Speaking to queer collective representatives across India, I learned that the heightened levels of distress in the community was due to longstanding factors that were triggered under lockdown conditions. Family members who are intolerant of marginalized sexual identities, often tagging their orientation as a "disorder" or "just a phase", have always featured among the main perpetrators of subtle and overt forms of violence towards queer, trans and homosexual people.

Calls from lesbians and trans men to prevent forced marriages during lockdowns.

Sappho For Equality, a Kolkata-based feminist organization that works for the rights of sexually marginalized women and trans men, recorded a similar trend. Early in the first wave, the organization realized that the existing helpline number was getting overwhelmed with distress calls. It added a second helpline number. The comparative figures indicate a 13-fold jump in numbers: from 290 calls in April 2019-March 20 to 3,940 calls in April 2020-May 2021.

"Most of the calls we have been getting from lesbians and trans men are urgent appeals to prevent forced marriages during lockdowns," said Shreosi, a Sappho member and peer support provider. "If they happen to resist, they are either evicted or forced to flee home. But where to house them? There aren't so many shelters, and ours is at full capacity."

Shreosi says that the nature of distress calls has also changed. "Earlier people would call in for long-term help, such as professional mental health support. But during the pandemic, it has changed to immediate requests to rescue from oppressive home situations. Often, they will speak in whispers so that the parents can't hear."

Lack of spaces

Like many of his fellow queer community members, life for Sumit P., a 30-year-old gay man from Mumbai, has taken a turn for the worse. The lockdown has led to the loss of safe spaces and prolonged residence at home.

"It has been a really difficult time since the beginning of the lockdown. I am suffering from a lot of mental stress since I cannot freely express myself at home. Even while making a call, I have to check my surroundings to see if anybody is there. If I try to go out, my family demands an explanation. I feel suffocated," he said.

The pandemic has forced some queer people to come out

Sumit is also dealing with a risk that has hit the community harder than others – unemployment and income shortage. He's opened a cafe with two other queer friends, which is now running into losses. For others, pandemic-induced job losses have forced queer persons from all over the country to return to their home states and move in with their families who've turned abusive during this long period of confinement.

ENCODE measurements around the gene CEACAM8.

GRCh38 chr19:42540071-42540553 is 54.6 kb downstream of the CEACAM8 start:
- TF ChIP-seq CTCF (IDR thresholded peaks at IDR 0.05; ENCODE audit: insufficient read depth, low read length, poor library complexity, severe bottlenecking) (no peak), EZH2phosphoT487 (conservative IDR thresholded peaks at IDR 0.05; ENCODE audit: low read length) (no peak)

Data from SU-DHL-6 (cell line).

Lockdowns force coming out

According to Kolkata-based physician, filmmaker and gay rights activist Tirthankar Guha Thakurata, the pandemic has forced some queer people to come out, succumbing to rising discomfort and pressure exerted by homophobic families.

"In most cases, family relations sour when a person reveals their identity. But many do not flee home. They find a breathing space or 'space out' in their workspaces. In the absence of these spaces, mental problems rose significantly," he said.

Not being able to express themselves freely in front of parents who are hostile, intolerant and often address transgender persons by their deadname or misgender them has created situations of severe distress, suicidal thoughts and self-harm.

Psychiatrist and queer feminist activist Ranjita Biswas (she/they) cites an incident. A gender-nonconforming person died under suspicious circumstances just days after leaving their peer group and going home to their birth parents. The final rites were performed with them dressed in bangles and a saree.

"When a member of our community asked their mother why she chose a saree for someone who had worn androgynous clothes all their life, she plainly said it was natural because after all, the deceased 'was her daughter,'" Biswas recalls.

The Indian queer mental health support infrastructure, already compromised with historical prejudice, is now struggling

David Talukdar/ZUMA

"Correctional" therapy

In India, queer people's access to professional mental healthcare has been "very limited," according to community members such as Ankan Biswas, India's first transgender lawyer who has been working with the Human Rights Law Network in West Bengal.

"A large majority of the psychiatrists still consider homosexuality as a disorder and practice 'correctional therapy'. It's only around the big cities that some queer-friendly psychiatrists can be found," Biswas said. "The pandemic has further widened the inequalities in access to mental health support for India's LGBTQ community."

Biswas is spending anxious days fielding an overwhelming amount of calls and rescue requests from queer members trapped in their homes, undergoing mental, verbal and even physical torture. "We don't have the space, I just tell them to wait and bear it a little longer," he said.

Medical care is dismal

Anuradha Krishnan's story, though not involving birth family, outlines how the lack of physical support spaces have affected India's queer population. Abandoned by her birth family when she came out to them as a trans woman in 2017, Anuradha Krishnan (she/they), founder of Queerythm in Kerala who is studying dentistry, had to move into an accommodation with four other persons.

Isolation triggered my depression

"I am used to talking and hanging around with friends. Isolation triggered my depression and I had to seek psychiatric help." Living in cramped quarters did not help with quarantine requirements and all of them tested positive during the first wave.

What is deeply worrying is that the Indian queer mental health support infrastructure, already compromised with historical prejudice, is now struggling, placing more and more pressure on queer collectives and peer support groups whose resources are wearing thin.

During the 10 months of the first wave of the pandemic in India in 2020, Y'all, a queer collective based in Manipur, received about 1,000 distress calls on their helpline number from LGBTQ+ individuals. In May 2021 alone, they received 450 such calls (including texts and WhatsApp messages) indicating a telling escalation in the number of queer people seeking help during the second wave.

As India's queer-friendly mental health support infrastructure continues to be tested, Y'all founder, Sadam Hanjabam, a gay man, says, "Honestly, we are struggling to handle such a large number of calls, it is so overwhelming. We are also dealing with our own anxieties. We are burning out."

Sreemanti Sengupta is a freelance writer, poet, and media studies lecturer based in Kolkata.